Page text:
Herrera calls it ‘a victory for all Americans’
SAN FRANCISCO (Jan. 15, 2019) — City Attorney Dennis Herrera issued the following statement after a federal judge today blocked the Trump administration’s attempt to include a question about citizenship status in the 2020 U.S. census. San Francisco is part of the coalition that filed the case:
“This is a victory for all Americans. The Trump administration was playing politics with people’s lives in a deliberate attempt to undercount the population and tip power in his favor. This was also another of the administration’s attacks on hard-working immigrants. But an undercount wouldn’t have just hurt undocumented immigrants. It would have deprived many families of needed federal help to get food, health care and housing. For the Trump administration, these Americans were just collateral damage. But children are not chips to be used in a political poker game. That is why San Francisco stood up with cities, counties and states from New York to New Mexico. Once again, the rule of law has checked this presidential administration.”
A coalition led by the State of New York that included San Francisco, five other cities, 17 states, the District of Columbia and the U.S. Conference of Mayors took the Trump administration to court on April 3, 2018 to prevent the inclusion of a citizenship question on the 2020 U.S. census that would undermine the census’ accuracy. Later, four other cities, four counties and another state joined the coalition. A number of nonprofits also sued the Trump administration over the same issue.
The last time a citizenship question appeared on the U.S. census was 1950. Since at least 1980, the Census Bureau, under both Democratic and Republican administrations, has taken the position that inquiries about citizenship on the census would jeopardize the overall accuracy of the population count, including undercounting legal immigrants in the United States.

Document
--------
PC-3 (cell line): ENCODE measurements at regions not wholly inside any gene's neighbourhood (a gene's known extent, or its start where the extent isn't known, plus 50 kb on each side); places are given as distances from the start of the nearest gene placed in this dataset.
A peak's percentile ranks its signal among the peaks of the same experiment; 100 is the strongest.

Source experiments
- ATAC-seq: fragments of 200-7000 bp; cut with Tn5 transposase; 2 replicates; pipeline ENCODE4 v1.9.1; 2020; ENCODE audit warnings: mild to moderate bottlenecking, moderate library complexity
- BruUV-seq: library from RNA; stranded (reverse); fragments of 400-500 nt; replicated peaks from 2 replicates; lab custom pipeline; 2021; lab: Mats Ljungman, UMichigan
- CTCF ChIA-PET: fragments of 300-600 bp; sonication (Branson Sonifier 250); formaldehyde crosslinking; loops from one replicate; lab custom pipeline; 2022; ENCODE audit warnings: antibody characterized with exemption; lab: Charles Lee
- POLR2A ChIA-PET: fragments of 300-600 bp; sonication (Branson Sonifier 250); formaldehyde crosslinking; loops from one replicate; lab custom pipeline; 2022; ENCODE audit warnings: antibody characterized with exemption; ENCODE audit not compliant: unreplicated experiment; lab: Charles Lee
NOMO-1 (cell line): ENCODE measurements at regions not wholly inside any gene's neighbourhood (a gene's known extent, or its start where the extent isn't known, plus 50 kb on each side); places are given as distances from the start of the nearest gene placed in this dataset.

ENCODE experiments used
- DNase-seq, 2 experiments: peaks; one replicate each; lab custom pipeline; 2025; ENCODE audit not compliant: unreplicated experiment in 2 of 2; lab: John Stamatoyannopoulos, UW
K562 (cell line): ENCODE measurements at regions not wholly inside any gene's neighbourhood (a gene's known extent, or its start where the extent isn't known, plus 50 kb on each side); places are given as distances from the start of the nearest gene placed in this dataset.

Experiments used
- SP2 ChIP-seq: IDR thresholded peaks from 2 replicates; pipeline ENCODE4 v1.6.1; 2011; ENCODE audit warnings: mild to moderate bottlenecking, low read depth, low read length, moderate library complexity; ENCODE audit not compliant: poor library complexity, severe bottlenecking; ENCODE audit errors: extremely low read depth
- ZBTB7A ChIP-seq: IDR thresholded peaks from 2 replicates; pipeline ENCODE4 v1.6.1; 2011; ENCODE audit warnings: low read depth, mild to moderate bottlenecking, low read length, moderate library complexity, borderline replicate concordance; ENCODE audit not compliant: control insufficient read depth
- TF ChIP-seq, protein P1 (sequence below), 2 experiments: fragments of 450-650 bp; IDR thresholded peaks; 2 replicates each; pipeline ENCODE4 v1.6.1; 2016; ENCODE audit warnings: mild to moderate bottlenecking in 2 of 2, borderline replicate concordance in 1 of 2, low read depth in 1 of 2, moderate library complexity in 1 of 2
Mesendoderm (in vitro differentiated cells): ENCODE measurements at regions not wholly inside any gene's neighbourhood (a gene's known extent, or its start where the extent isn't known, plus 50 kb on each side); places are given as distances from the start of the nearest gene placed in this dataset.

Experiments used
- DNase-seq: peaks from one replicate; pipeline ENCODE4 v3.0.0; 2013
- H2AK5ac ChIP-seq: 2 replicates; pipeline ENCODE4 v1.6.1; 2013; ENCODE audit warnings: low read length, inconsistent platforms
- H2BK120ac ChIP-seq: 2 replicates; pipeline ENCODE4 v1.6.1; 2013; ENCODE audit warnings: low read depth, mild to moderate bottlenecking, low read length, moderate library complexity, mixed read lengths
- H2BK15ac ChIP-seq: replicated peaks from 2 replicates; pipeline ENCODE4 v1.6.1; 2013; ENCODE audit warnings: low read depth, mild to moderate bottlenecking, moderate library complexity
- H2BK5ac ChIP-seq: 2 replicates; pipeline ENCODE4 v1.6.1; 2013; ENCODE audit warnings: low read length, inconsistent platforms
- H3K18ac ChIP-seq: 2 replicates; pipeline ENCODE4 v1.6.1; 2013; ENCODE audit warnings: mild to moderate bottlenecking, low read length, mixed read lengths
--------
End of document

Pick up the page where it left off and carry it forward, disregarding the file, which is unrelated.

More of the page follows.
The census is used to allocate seats in the House of Representatives, determine the number of electors to the Electoral College, draw state and local electoral districts, and distribute hundreds of billions of dollars in federal grant funds to states, local governments and other grantees. Federal researchers found that in fiscal year 2015 more than 130 programs used Census Bureau data to distribute more than $675 billion in funds for things like Medicaid, transportation projects, Temporary Assistance for Needy Families and the National School Lunch Program.
Plaintiffs in the lawsuit are the cities of San Francisco, New York, Chicago, Providence, Philadelphia, Seattle, Phoenix, Central Falls, Columbus and Pittsburgh; counties of Cameron, El Paso, Hidalgo and Monterey; the states of New York, Colorado, Connecticut, Delaware, Illinois, Iowa, Maryland, Massachusetts, Minnesota, New Jersey, New Mexico, North Carolina, Oregon, Pennsylvania, Rhode Island, Vermont, Virginia and Washington; the District of Columbia; and the bipartisan U.S. Conference of Mayors.
The case is: State of New York et al. v. U.S. Department of Commerce et al., U.S. District Court for the Southern District of New York case No. 1:18-cv-02921, filed April 3, 2018. Additional documentation from the case is available on the City Attorney’s website at: sfcityattorney.org.